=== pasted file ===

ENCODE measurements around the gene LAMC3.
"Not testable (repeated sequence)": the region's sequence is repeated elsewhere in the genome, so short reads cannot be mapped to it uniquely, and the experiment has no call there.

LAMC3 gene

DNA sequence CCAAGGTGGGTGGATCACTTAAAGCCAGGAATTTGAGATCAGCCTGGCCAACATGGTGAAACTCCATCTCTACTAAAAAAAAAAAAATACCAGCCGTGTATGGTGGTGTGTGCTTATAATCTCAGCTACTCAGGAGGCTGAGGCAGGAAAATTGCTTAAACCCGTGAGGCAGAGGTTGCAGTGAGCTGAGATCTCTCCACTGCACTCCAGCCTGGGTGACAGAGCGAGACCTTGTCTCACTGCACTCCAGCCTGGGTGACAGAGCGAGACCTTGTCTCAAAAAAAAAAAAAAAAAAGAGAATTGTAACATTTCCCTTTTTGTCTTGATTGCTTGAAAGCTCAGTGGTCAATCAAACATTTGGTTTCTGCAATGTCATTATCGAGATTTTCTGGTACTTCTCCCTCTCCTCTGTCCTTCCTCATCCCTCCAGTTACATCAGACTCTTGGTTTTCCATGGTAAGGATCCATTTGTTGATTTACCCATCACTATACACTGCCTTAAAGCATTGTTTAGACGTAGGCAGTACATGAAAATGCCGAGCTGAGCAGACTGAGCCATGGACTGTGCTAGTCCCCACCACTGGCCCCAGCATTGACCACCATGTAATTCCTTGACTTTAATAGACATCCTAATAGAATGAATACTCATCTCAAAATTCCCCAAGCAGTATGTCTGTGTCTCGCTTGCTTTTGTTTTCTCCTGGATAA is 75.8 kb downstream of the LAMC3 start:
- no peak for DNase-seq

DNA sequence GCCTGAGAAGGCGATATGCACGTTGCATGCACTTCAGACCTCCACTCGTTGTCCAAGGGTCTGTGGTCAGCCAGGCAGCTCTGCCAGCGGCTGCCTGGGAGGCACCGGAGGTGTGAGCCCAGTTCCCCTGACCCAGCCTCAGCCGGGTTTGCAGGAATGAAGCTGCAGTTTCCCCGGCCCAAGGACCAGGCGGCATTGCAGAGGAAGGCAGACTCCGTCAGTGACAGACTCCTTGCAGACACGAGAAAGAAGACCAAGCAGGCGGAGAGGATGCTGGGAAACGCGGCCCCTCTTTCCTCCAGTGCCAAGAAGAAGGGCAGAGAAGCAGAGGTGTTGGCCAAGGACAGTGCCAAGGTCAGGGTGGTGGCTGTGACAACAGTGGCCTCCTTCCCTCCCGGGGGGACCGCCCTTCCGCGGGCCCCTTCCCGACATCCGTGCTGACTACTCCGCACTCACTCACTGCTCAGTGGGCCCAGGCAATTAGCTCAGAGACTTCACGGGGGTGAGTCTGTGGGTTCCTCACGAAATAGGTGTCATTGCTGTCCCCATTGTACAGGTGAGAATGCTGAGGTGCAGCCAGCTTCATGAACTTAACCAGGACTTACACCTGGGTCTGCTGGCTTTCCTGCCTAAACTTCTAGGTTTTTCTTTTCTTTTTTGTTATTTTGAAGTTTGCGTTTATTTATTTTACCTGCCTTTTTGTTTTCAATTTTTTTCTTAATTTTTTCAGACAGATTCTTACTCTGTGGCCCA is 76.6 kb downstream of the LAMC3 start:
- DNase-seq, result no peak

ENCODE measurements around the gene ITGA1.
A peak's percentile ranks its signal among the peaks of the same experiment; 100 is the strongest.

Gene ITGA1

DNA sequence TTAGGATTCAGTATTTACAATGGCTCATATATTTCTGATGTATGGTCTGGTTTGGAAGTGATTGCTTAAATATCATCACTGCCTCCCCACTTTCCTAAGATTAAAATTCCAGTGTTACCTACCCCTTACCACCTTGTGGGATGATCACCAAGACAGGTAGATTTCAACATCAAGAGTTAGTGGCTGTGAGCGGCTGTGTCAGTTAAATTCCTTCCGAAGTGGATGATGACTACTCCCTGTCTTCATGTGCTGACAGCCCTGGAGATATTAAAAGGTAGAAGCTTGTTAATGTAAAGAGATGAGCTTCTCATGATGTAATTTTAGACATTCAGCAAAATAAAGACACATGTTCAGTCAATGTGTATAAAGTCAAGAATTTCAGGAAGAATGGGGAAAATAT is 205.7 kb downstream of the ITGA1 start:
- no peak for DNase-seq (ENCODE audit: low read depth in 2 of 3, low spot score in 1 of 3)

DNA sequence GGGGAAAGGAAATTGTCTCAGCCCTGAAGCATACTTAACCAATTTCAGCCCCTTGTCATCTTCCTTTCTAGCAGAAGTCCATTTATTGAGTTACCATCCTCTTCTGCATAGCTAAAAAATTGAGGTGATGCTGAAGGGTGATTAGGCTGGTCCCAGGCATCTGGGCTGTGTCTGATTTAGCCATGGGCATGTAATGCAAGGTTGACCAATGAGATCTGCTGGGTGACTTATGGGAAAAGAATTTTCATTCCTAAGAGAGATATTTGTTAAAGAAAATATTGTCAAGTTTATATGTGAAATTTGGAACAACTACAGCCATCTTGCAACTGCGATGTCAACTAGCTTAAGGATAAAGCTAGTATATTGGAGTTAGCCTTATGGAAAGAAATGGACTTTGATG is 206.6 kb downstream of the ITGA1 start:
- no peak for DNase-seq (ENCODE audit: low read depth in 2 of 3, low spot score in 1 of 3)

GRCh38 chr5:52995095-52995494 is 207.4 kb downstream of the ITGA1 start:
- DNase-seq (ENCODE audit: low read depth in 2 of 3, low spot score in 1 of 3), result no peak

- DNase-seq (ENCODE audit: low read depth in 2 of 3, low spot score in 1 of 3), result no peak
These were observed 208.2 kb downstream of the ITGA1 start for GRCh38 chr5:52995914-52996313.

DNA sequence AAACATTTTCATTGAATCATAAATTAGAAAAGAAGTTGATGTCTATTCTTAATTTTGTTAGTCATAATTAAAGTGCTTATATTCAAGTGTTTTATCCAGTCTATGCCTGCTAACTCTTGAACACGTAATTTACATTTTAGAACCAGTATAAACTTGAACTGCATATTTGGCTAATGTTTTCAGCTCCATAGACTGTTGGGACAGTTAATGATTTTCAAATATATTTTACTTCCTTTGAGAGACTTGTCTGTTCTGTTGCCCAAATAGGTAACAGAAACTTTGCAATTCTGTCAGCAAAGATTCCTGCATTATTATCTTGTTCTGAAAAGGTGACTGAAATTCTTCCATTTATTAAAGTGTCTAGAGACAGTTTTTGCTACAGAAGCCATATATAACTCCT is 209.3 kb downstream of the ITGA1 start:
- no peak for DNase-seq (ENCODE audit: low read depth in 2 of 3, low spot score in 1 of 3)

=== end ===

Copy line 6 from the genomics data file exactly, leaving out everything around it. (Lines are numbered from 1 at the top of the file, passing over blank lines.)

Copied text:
DNA sequence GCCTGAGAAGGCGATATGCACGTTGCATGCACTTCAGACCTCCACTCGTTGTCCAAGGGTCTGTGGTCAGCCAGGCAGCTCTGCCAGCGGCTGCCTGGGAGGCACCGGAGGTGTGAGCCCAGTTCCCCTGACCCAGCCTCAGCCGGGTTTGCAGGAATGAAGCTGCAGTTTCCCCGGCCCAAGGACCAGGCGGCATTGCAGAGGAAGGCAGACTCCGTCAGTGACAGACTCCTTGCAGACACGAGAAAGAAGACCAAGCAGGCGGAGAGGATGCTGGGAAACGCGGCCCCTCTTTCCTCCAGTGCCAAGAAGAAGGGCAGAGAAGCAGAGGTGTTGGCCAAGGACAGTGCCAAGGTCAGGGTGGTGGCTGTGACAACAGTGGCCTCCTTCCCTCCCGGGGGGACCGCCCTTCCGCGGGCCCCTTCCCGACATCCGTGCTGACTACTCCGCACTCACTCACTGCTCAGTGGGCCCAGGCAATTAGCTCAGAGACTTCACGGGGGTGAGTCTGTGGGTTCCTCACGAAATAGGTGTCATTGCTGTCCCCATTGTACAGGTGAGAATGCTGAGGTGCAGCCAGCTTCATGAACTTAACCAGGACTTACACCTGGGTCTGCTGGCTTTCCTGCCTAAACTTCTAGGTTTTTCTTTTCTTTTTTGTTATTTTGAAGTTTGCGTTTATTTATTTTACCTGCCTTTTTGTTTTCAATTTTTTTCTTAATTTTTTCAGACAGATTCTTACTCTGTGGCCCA is 76.6 kb downstream of the LAMC3 start: